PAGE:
Study Guide

The Orange Houses Life, Consciousness, and Existence

By Paul Griffin

Life, Consciousness, and Existence

He was filthy but all right. He hopped his board and slalomed the back alley trash into the street and the thickening gray of the afternoon rain. "Hallelujah," he said, opening himself to the thunderstorm. Jimmi Sixes was on a mission. He had to know: Was life worth living? (4.8) 

We couldn't have put Jimmi's inner struggle better ourselves. The guy is in a lot of emotional pain and dealing with depression, but his plight goes <em>way </em>beyond suffering. He's searching for answers to life's big questions. 

He closed his eyes but still saw her, would always see her. Why didn't he grab her as she skipped past him? Could he have stopped her from detonating that IED? What would have happened if he never signed on for overseas action, if he stayed home to be with his lady? Would he have saved his baby that night? Saved Julyssa? (8.9) 

The little girl with the bomb makes Jimmi question every decision he's ever made. He wishes his life took a different route, and he can't help wondering whether his whole life could have turned out differently if he hadn't gone to war. 

He flashed back to the desert and his armored tank rolling over towns held together by mortar thinned with dust and husk, everything ancient, so durable and fragile at the same time. (11.4) 

The contrast of an ancient place with modern technology makes Jimmi think about—<em>duh</em>—the meaning of life. He thinks about how we are all from an ancient race (read: humans) but living in the modern world. That's deep, Jimmi. 

He wrote on his arm: MAYBE LIFE'S JUST GOT HERSELF TRICKED OUT IN THE ODD SHINY MOMENT TO COVER THE TRUE BLUE UGLY, THE ESSENCE OF THE IS. (15.3)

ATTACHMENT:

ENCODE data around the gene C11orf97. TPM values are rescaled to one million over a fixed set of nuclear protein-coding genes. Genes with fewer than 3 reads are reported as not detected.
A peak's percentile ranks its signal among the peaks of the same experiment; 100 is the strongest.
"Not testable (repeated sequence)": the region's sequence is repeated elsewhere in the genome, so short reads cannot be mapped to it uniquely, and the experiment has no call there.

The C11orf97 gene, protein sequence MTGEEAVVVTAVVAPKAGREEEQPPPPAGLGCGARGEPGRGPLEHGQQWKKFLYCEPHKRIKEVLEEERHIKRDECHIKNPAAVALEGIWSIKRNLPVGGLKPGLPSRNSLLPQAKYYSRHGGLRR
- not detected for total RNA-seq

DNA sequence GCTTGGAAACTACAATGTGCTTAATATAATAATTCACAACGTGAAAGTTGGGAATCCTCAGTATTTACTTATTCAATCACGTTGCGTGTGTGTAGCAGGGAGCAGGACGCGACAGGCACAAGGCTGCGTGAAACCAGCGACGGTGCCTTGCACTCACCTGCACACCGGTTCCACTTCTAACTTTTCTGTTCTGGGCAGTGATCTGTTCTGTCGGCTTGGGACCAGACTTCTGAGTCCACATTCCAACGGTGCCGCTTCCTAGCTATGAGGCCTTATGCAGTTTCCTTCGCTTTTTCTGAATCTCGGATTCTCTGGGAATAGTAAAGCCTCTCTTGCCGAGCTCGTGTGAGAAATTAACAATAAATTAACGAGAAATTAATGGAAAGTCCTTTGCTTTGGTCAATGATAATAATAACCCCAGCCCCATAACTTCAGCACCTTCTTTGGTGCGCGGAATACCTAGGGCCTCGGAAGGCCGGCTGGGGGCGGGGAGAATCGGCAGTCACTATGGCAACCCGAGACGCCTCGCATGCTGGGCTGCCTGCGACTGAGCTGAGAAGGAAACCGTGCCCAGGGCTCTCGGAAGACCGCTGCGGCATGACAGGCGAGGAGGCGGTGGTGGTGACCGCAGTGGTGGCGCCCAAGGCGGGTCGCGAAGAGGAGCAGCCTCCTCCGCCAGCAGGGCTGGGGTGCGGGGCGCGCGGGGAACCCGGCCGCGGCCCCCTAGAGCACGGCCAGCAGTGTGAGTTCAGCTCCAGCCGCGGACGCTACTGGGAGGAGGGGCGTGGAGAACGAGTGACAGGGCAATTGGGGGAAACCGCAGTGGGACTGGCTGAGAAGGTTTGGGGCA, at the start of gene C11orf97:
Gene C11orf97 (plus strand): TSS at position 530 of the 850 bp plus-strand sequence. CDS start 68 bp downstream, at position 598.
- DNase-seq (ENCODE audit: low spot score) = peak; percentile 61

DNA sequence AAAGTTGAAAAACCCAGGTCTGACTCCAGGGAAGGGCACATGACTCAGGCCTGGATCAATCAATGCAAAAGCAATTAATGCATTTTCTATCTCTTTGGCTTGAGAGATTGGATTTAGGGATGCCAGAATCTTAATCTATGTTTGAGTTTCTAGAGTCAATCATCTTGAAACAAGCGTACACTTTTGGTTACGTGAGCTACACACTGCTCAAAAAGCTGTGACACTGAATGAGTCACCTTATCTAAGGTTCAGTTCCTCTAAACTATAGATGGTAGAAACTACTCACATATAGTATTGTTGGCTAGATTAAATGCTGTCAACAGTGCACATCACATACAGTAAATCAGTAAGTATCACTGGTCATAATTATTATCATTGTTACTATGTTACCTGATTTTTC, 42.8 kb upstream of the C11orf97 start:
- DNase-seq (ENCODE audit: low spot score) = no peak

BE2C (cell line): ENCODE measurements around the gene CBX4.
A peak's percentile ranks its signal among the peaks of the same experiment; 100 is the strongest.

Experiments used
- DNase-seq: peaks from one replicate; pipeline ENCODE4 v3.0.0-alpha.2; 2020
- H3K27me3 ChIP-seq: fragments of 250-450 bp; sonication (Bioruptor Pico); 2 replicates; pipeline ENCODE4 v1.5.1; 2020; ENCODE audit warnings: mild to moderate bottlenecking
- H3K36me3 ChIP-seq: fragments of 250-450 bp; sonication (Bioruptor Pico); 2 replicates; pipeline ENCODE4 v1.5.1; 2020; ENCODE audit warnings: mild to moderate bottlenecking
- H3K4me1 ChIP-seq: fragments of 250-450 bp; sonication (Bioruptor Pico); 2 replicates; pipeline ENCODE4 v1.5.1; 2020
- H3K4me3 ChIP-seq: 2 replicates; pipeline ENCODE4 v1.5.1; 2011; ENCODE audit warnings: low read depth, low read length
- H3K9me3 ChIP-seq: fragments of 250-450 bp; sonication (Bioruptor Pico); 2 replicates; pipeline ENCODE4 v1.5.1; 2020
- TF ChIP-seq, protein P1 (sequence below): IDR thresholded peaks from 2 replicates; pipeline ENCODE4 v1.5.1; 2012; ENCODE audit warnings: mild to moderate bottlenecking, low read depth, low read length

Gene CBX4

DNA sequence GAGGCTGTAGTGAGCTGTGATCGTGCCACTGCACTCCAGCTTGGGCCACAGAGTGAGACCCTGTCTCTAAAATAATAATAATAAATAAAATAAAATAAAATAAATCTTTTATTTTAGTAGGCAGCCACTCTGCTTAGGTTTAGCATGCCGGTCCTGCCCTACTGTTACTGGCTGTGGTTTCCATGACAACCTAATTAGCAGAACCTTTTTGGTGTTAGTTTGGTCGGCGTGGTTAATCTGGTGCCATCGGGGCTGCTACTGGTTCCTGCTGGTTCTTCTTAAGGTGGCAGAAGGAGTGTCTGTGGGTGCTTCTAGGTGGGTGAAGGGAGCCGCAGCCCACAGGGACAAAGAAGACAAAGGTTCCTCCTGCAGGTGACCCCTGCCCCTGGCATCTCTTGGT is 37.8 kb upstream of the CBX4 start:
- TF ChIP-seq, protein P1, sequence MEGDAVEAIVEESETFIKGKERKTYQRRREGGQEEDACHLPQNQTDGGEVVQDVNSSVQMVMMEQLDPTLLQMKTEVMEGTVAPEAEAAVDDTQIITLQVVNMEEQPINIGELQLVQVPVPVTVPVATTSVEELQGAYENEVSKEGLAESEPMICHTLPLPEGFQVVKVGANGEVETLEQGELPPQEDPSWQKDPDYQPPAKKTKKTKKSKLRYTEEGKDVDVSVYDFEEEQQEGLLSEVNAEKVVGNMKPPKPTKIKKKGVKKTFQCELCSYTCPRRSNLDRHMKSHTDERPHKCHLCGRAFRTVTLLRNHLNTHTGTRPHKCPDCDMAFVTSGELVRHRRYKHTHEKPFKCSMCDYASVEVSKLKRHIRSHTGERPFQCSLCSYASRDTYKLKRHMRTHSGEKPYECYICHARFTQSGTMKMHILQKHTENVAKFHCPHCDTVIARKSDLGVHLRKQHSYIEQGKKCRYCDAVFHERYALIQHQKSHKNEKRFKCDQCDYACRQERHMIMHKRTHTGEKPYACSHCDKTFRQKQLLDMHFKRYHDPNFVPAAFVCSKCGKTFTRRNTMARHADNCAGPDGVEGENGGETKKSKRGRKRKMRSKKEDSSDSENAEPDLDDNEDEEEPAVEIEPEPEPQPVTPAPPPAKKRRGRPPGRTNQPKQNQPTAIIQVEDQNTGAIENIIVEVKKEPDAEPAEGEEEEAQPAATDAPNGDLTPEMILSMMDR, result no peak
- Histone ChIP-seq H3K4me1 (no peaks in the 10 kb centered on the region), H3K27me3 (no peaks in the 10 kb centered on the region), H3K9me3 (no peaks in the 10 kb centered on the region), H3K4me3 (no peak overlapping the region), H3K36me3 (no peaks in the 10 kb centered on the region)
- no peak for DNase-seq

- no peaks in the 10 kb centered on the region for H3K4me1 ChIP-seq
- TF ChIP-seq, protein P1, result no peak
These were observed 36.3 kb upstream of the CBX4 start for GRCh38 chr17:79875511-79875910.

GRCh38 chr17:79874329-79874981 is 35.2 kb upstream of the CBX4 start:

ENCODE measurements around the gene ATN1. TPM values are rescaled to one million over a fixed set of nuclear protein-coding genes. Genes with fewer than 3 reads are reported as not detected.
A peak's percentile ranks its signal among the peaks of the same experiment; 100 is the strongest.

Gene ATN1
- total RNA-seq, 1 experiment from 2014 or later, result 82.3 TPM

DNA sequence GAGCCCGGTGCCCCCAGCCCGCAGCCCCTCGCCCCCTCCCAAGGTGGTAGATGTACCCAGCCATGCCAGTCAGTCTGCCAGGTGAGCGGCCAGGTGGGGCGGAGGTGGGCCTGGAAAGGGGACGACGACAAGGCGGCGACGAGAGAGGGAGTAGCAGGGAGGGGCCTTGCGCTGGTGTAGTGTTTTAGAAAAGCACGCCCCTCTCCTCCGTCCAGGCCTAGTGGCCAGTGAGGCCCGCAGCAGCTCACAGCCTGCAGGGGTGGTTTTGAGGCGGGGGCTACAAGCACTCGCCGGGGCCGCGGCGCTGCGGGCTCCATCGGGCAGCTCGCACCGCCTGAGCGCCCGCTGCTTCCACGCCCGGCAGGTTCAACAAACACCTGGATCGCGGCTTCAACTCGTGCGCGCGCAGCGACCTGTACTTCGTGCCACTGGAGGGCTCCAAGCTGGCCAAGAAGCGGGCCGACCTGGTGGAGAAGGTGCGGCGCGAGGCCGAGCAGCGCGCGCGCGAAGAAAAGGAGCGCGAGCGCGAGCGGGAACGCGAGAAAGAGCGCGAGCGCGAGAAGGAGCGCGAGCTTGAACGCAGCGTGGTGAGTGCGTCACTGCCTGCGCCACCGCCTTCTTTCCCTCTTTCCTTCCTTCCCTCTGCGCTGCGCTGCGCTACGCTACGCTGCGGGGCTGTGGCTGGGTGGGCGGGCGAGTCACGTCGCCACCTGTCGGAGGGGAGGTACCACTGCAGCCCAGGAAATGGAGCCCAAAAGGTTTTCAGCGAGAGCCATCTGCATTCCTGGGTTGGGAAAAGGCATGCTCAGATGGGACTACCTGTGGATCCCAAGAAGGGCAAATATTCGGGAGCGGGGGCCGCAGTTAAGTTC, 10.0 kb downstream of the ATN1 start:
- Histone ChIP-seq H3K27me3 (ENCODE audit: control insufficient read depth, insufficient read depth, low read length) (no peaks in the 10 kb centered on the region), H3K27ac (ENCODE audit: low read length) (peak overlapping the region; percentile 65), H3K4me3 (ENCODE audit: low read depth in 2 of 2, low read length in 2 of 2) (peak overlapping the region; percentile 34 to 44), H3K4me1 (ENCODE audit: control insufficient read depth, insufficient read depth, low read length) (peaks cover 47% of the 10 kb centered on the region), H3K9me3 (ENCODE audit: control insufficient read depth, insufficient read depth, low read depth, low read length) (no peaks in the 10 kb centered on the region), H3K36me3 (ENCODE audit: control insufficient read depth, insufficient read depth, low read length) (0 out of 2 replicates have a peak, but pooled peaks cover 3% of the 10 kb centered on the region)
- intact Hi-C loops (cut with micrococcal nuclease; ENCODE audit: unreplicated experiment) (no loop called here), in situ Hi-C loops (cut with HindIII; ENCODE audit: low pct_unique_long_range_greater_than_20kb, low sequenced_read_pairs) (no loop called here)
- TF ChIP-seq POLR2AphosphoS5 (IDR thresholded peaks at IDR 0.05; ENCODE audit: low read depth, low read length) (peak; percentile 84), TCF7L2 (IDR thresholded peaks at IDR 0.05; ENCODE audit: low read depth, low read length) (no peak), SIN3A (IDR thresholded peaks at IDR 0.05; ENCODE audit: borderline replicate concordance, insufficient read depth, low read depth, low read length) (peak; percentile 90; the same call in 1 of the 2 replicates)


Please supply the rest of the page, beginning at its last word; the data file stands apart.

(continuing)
Jimmi's poems are written all over the city and they all touch on life, existence, and consciousness in one way or another. So what is the "essence of the is"? That's for you to decide. Write it on your arm and think it over.

What kind of a world was that? But if Joe were around, he would have said, Kid, you can't give up. You gotta get back out there. Life's too short to waste time mourning. C'mon now, Jimmi, straighten up and fly right. Let's get to work. (17.3) 

We heart Joe. Not only does the guy have a big, er, heart and pay for Mik's hearing aids, he also rallies Jimmi whenever the guy's down. So much so, that even after Joe is dead, Jimmi thinks about what he <em>would </em>have said to try to turn over a new leaf.

Jimmi didn't believe in the next world. Why then did he have the feeling Joe was looking over his shoulder as he chiseled the cave floor with a bent screwdriver and a brick? (23.2) 

How can that be? It doesn't make sense that Jimmi doesn't believe in an afterlife, but he imagines Joe <em>in </em>the afterlife. Is he just wishing his friend were around somewhere, or is Jimmi genuinely changing his mind about what happens after you die?

Now there was nobody to talk to. Maybe this was God's way of telling Jimmi the time had come to end this life filled with too many lousy surprises. (23.13) 

For a guy who seems intent on wasting away his life, Jimmi sure does read into everything. He takes his loneliness as a sign from God, even though he doesn't really believe in one or in an afterlife. Hmm… this makes us think Jimmi isn't really certain about what he believes about his own existence. 

He put the gun to his heart, pulled the trigger, click. He'd been doing this on and off for the last day, rehearsal for the real deal. (25.3)

Does Jimmi really want to kill himself, or is he just down in the dumps? It's no joking matter—yet Jimmi plays around with the gun for a while before doing anything. Perhaps he's not actually suicidal. 

At the desk they gave him what he brought in: his backpack and Joe's ashes. As he stepped out into the sunlight he felt as if Life loved him a little, but the feeling didn't last. (28.15) 

Jimmi experiences big ups and downs. When he's happy, he thinks life or some supernatural power is looking out for him, but when he's down, he's ready to throw his whole life away. 

He figured he should just step off the cliff. He took a last look at the world, his eyes stopping on that abandoned NYPD garage just east of the O Houses. The angels had blessed it with a six-winged Statue of Liberty. (31.13) 

The mural that the girls painted is symbolic to Jimmi, but it also shows us some of what he values in life. He may be a bit of a loner, but human connection holds a whole lot of meaning to him.

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